The Faculty Association of the University of Waterloo (FAUW) continues to advocate for its members. Check out the FAUW blog for more information.

The University of Waterloo Staff Association (UWSA) continues to advocate for its members. Check out the UWSA blog for more information.

WUSA supports for students:

Food Support Service food hampers are currently available from the Turnkey Desk on weekdays from 9:00 a.m. to 4:00 p.m. in the Student Life Centre. If you have any questions please email us at foodsupport@wusa.ca.

MATES – Providing general online Peer Support via Skype to undergraduate students. To set up an appointment, please go to: https://wusa.ca/peersupport

Glow Centre - Providing online Peer Support for the LGBTQ2+ community via Skype to Undergraduate students. To set up an appointment, please go to: https://wusa.ca/peersupport

The Women’s Centre – Providing online Peer Support via Skype to undergraduate students. To set up an appointment, please go to: https://wusa.ca/peersupport

RAISE – Providing online Peer Support via Google to undergraduate students. To set up an appointment, please go to: https://wusa.ca/peersupport

The Bike Centre – Now open by appointment for your bicycle repair and rental needs in the Student Life Centre. For more information or to schedule an appointment, please go to: https://wusa.ca/bikecentre

Centre for Academic Policy Support - CAPS is here to assist Waterloo undergraduates throughout their experience in navigating academic policy in the instances of filing petitions, grievances and appeals. Please contact them at caps@wusa.ca . More information at http://wusa.ca/caps

WUSA Commissioners who can help in a variety of areas that students may be experiencing during this time:

WUSA Student Legal Protection Program - Seeking legal counsel can be intimidating, especially if it’s your first time facing a legal issue. The legal assistance helpline provides quick access to legal advice in any area of law, including criminal. Just call 1-833-202-4571

Empower Me is a confidential mental health and wellness service that connects students with qualified counsellors 24/7. They can be reached at 1-844-741-6389.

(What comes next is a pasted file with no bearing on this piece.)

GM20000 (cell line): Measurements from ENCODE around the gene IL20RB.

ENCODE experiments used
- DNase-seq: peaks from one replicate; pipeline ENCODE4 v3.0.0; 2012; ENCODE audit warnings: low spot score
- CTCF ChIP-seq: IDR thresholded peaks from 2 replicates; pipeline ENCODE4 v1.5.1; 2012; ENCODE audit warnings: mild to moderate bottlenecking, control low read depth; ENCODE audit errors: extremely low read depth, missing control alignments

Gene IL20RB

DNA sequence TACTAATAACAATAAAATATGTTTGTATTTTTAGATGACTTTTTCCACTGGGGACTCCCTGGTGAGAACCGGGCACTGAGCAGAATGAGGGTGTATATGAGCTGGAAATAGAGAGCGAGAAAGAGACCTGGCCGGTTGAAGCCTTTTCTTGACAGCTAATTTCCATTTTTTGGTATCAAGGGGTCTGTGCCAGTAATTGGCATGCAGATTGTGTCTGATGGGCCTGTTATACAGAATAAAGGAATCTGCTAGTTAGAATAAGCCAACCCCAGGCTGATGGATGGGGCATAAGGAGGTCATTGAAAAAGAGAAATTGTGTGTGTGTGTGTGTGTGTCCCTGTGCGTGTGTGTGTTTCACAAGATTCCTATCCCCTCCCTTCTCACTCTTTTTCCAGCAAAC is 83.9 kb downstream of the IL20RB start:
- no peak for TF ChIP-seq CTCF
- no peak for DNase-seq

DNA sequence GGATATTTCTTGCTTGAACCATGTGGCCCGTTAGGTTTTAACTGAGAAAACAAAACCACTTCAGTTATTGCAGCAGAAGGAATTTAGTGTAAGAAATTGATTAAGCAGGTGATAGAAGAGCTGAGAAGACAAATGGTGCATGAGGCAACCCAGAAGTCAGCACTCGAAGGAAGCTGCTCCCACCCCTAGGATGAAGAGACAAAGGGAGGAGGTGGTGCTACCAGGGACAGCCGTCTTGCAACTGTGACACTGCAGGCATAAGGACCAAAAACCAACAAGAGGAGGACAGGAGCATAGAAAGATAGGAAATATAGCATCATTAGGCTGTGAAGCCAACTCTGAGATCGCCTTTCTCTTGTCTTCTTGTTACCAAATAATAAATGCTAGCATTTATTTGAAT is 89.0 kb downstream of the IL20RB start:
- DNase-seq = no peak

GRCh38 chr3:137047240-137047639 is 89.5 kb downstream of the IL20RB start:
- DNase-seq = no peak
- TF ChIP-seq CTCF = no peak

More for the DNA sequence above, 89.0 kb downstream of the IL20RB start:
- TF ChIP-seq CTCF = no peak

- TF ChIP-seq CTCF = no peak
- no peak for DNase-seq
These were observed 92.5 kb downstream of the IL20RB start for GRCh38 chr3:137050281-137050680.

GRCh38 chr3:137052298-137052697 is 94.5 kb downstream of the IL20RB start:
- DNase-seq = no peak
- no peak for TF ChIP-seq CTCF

When and Where (but mostly when)

Warriors Coaching Clinics. Every Wednesday from June 3 to July 15. Free online sessions highlighting a wide range of topics featuring Warriors Coaches and staff. Register in advance for the zoom link.

Warriors Jump Into June Challenge. Weekly challenges from June 8 to July 4 (Movement, Sleep, Water and Nutrition). Post your photo for a chance to win a $100 box from truLOCAL each week. Stay healthy Warriors!

Healthy Warriors at Home. Free programming including Online Fitness, Personal Training, Health Webinars, Personalized Nutrition and more. Open to students, staff, faculty and alumni. Register today.

Waterloo Warriors Online Camps. Online youth experiences including basketball, hockey and multi-sport camps for a variety of ages. Starting at $48.00/week. Register today.

University of Waterloo internal communications survey deadline, Friday, July 3, Wednesday, July 8. Please note the extended deadline.

International Live Chat #3 – Thriving in First Year, Tuesday, July 7, 9:00 to 10:00 a.m.

Leadership, Intersectionality, and Advancing in the Academy, Wednesday, July 8, 10:00 a.m to 11:30 a.m. 

Science Live Chat, Wednesday, July 8, 11:00 a.m. to 12:00 p.m.

CBB Student Showcase, Wednesday July 8, 2:00 p.m., Webex, Registration required.

Intro Session: Billion Dollar Briefing, Wednesday, July 8, 6:30 p.m.

Grammar studio II: Sentence structure and punctuation, Thursday, July 9, 2:00 pm, Live Q & A on LEARN.

Engineering Live Chat, Thursday, July 9, 3:30 to 4:30 p.m.

Ask Us Anything: Indigenous Initiatives, Friday, July 10, 1:00 p.m. to 1:45 p.m.

Design & deliver II: Slide design (live webinar only)Monday, July 13, 10:00 a.m., Live Q & A on LEARN.

Graduate literature reviews B: Writing it, Monday, July 13, 10:00 a.m., Live Q & A on LEARN.